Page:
Read our interactive issue to see videos, links and more.
A book by David J. Ulbrich ’93.
A medium-length military textbook was needed to fill a void in the market, and Ulbrich met that demand, using knowledge from a history degree to cowrite a comprehensive overview of America’s military history. It can easily be covered during a 15-week college course, and the additional Web-based materials are convenient for classroom use, Ulbrich said. Since publication, it has become required reading in the U.S. Air Force Academy. “War is terrible,” he said, “but we use it to avoid things that are worse than war. Down the line, these students may look back to reading this book about the past and apply it to the present.”
A book by Emily Strand ’05.
Mass 101: Liturgy and Life outlines the basics of Mass and guides readers through the Catholic tradition of worship. “This book is written not for scholars but for average people who want to deepen their understanding of the Mass,” she said. As a campus minister and director of liturgy at UD for seven years, Strand was excited to put her knowledge and experience into the book. “I spent so much time, thought and prayer on how to prepare students for their participation in the Mass as liturgical ministers,” she said. “I was happy to use that again and put it all in one place.”
A book by Jeannette M. Adkins ’81
When Lily Lightning Bug has her glow stolen by two bigger bugs, she’s plunged into a world of fear and uncertainty — and that’s before she has to navigate the intimidating criminal justice system. Adkins, who has worked in crime victim services for more than 30 years, wrote her book to support children who are victims or witnesses of a crime, and victim’s advocates often read the book with children to help prepare them for the process of testifying. “The book references sexual abuse, but placing the story in the world of bugs makes the concept easier for children to understand and be interested in,” Adkins said.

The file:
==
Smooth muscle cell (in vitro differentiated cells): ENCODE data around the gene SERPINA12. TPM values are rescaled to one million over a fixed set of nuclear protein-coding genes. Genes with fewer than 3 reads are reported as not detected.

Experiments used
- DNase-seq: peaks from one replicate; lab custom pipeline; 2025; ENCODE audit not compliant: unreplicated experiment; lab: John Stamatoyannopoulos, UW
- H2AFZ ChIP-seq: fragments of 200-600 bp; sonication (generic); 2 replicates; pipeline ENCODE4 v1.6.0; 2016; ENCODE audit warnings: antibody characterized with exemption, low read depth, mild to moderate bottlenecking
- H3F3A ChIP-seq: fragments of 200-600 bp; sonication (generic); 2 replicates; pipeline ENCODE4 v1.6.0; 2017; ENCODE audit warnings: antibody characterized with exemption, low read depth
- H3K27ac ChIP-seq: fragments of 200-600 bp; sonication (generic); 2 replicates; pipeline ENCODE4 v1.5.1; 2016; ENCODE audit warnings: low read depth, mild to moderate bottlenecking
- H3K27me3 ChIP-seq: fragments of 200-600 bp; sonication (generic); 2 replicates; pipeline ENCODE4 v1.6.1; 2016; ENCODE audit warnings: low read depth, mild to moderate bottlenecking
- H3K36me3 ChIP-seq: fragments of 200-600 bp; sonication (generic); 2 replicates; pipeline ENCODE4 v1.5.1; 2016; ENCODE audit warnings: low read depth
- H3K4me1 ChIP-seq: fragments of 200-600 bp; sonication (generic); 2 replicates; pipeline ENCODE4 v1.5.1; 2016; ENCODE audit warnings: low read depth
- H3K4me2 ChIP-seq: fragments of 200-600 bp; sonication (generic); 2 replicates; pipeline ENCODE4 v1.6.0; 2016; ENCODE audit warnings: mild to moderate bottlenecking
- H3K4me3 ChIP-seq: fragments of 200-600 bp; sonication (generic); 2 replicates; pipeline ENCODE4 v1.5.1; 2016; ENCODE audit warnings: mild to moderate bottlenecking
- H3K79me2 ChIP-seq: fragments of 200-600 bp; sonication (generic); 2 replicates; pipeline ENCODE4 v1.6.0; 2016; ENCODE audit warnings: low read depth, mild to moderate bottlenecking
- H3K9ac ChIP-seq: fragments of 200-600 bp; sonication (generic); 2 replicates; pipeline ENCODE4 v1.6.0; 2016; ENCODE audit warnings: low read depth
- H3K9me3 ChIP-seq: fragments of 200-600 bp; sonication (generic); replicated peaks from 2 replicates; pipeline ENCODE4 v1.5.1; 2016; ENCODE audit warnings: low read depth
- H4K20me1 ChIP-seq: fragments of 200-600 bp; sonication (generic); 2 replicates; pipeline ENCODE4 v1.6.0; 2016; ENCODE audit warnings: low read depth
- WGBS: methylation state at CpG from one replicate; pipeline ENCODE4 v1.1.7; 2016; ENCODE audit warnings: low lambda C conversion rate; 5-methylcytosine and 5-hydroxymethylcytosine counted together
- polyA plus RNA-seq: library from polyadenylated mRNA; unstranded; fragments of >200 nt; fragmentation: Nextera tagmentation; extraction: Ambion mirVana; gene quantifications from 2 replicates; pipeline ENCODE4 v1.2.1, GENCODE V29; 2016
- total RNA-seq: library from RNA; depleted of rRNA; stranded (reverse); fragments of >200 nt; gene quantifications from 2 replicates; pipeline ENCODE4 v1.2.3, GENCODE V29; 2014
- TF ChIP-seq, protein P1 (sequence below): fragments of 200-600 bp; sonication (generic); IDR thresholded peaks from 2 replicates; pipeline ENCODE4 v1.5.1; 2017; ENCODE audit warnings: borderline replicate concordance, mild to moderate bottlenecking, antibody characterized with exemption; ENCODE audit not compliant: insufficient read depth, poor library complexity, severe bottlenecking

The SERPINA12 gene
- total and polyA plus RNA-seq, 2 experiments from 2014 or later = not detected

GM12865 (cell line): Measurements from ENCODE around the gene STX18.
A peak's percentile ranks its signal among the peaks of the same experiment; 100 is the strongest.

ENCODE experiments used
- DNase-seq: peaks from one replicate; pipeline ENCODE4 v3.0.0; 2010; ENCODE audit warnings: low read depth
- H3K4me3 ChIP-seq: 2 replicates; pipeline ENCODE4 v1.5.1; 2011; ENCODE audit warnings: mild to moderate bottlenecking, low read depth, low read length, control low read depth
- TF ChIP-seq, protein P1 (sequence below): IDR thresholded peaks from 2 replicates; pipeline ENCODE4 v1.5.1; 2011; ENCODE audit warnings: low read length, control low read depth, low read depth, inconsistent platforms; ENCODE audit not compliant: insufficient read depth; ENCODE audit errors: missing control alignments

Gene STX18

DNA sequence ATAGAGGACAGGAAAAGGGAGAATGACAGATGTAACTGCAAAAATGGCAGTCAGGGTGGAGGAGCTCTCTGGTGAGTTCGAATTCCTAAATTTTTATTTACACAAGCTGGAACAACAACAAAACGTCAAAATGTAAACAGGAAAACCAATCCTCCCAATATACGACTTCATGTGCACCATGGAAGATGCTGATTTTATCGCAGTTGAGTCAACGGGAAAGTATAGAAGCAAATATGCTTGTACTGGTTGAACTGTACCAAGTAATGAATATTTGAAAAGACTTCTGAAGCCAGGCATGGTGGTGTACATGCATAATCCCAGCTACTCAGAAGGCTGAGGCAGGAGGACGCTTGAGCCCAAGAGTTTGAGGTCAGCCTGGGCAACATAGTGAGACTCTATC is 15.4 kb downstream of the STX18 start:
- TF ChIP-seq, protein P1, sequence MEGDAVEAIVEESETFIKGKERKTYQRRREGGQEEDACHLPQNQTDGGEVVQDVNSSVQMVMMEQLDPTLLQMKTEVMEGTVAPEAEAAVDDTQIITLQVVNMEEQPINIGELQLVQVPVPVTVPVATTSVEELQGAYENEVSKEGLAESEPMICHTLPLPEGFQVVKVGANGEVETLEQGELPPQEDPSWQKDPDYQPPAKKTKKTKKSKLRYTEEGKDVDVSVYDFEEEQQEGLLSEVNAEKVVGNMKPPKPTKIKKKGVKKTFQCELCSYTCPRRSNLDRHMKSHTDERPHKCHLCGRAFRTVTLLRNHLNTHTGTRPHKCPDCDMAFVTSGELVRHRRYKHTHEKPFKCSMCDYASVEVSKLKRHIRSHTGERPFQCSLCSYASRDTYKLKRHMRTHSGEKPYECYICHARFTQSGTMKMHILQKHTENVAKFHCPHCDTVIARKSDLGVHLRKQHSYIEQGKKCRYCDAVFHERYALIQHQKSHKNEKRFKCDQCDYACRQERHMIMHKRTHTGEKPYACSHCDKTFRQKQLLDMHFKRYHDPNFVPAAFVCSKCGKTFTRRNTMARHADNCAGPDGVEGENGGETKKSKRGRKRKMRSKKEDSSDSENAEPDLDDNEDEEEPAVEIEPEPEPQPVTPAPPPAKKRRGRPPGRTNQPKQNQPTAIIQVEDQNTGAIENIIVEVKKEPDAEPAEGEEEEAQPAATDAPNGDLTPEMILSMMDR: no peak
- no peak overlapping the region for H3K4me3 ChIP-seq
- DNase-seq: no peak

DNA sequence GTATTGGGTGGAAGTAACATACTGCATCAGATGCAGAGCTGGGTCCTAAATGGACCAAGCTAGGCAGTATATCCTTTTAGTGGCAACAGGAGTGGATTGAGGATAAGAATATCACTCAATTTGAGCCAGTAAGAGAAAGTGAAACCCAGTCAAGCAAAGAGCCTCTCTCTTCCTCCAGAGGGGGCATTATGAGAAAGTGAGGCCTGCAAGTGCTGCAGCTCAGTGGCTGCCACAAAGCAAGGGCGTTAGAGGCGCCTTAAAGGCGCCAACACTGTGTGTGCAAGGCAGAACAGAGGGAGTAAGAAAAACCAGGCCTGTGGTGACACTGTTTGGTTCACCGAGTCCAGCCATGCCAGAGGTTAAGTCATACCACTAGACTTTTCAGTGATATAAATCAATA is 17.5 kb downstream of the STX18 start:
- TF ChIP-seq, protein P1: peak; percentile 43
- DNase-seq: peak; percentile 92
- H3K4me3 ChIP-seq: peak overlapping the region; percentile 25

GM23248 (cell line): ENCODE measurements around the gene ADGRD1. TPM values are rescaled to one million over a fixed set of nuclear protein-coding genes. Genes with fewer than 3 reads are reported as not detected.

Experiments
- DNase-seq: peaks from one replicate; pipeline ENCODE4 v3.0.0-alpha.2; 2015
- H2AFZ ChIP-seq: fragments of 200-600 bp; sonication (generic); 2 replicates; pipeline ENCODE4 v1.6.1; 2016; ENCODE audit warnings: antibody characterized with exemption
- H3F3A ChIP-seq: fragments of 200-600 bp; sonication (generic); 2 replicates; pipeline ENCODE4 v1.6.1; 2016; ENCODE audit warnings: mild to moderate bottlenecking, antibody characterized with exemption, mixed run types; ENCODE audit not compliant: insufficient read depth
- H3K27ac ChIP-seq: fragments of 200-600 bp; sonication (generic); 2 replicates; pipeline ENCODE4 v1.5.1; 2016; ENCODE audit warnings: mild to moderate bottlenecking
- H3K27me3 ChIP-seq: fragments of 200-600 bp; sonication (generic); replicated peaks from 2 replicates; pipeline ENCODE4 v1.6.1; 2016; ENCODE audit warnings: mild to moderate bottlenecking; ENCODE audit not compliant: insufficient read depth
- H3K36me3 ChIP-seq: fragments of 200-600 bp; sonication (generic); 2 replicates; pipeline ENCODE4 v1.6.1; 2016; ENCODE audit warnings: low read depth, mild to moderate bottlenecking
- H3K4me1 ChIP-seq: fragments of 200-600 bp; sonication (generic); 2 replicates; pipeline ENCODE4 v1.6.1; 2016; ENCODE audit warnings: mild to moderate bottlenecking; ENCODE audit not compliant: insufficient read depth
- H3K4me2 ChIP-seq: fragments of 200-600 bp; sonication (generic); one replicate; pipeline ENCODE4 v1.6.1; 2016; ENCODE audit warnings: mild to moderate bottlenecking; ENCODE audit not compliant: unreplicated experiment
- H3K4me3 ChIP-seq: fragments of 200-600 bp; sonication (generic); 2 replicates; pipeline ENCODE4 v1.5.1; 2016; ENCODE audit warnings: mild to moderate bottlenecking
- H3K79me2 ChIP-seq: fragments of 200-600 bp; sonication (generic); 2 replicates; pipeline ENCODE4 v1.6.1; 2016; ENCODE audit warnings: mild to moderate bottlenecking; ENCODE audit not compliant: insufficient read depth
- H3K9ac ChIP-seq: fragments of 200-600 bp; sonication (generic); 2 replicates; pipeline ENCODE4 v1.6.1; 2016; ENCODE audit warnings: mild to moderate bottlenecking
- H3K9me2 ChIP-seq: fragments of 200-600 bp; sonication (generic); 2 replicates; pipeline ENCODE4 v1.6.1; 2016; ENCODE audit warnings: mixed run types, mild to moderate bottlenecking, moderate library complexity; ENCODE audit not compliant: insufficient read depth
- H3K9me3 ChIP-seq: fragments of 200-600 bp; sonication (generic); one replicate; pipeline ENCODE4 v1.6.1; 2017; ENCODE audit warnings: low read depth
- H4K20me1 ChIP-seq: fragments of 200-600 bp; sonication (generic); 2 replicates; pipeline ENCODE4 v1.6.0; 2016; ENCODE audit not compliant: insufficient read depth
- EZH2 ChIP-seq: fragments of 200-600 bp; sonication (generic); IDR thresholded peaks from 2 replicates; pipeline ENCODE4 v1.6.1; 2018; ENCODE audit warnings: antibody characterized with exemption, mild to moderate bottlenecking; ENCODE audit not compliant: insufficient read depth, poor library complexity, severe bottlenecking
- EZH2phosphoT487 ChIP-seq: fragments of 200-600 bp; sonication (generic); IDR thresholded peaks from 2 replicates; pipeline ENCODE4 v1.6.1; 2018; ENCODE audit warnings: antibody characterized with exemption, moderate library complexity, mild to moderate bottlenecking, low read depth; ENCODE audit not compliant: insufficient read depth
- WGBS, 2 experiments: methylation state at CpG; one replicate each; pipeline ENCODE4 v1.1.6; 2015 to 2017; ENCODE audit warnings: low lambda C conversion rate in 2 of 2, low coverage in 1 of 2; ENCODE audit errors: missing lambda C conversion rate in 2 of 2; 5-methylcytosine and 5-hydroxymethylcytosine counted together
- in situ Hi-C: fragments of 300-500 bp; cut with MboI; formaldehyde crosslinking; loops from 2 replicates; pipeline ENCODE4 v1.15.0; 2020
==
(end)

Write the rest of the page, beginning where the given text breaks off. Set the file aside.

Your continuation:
A book by James Herbert ’63.
Full of letters from Herbert to today’s young adults, the author uses his lengthy career experience in New York City and Washington, D.C., to offer advice to the next generation. He’s been there, done that, and now he’s cheering them
on. Herbert wanted to write to young adults, not about them, he said, to explain what a liberal arts education is actually good for in the real world. “You know how to make good things happen in the world. You could choose to work against the system — how the work world works — or to conform to it, but you don’t have to make that choice,” he said.
A book by Mara Lohrstorfer Purnhagen ’95.What if you had ghost hunters for parents? What if the myth behind a ghostly game came true? These are a few of the questions Mara Purnhagen asked herself when writing her five-book series, Past Midnight. Those questions become reality for the main character, Charlotte Silver, who struggles to be normal in a paranormal world. In One Hundred Candles, the second book in the series, Charlotte encounters spirits unleashed from a weird party game. Although the series’ first novel was originally meant to stand alone, Purnhagen described the ensuing works as a great accomplishment. “The best stories always start with ‘What if,’” she said.
A book by Dan Baker ’78 and Gwen Nalls ’82.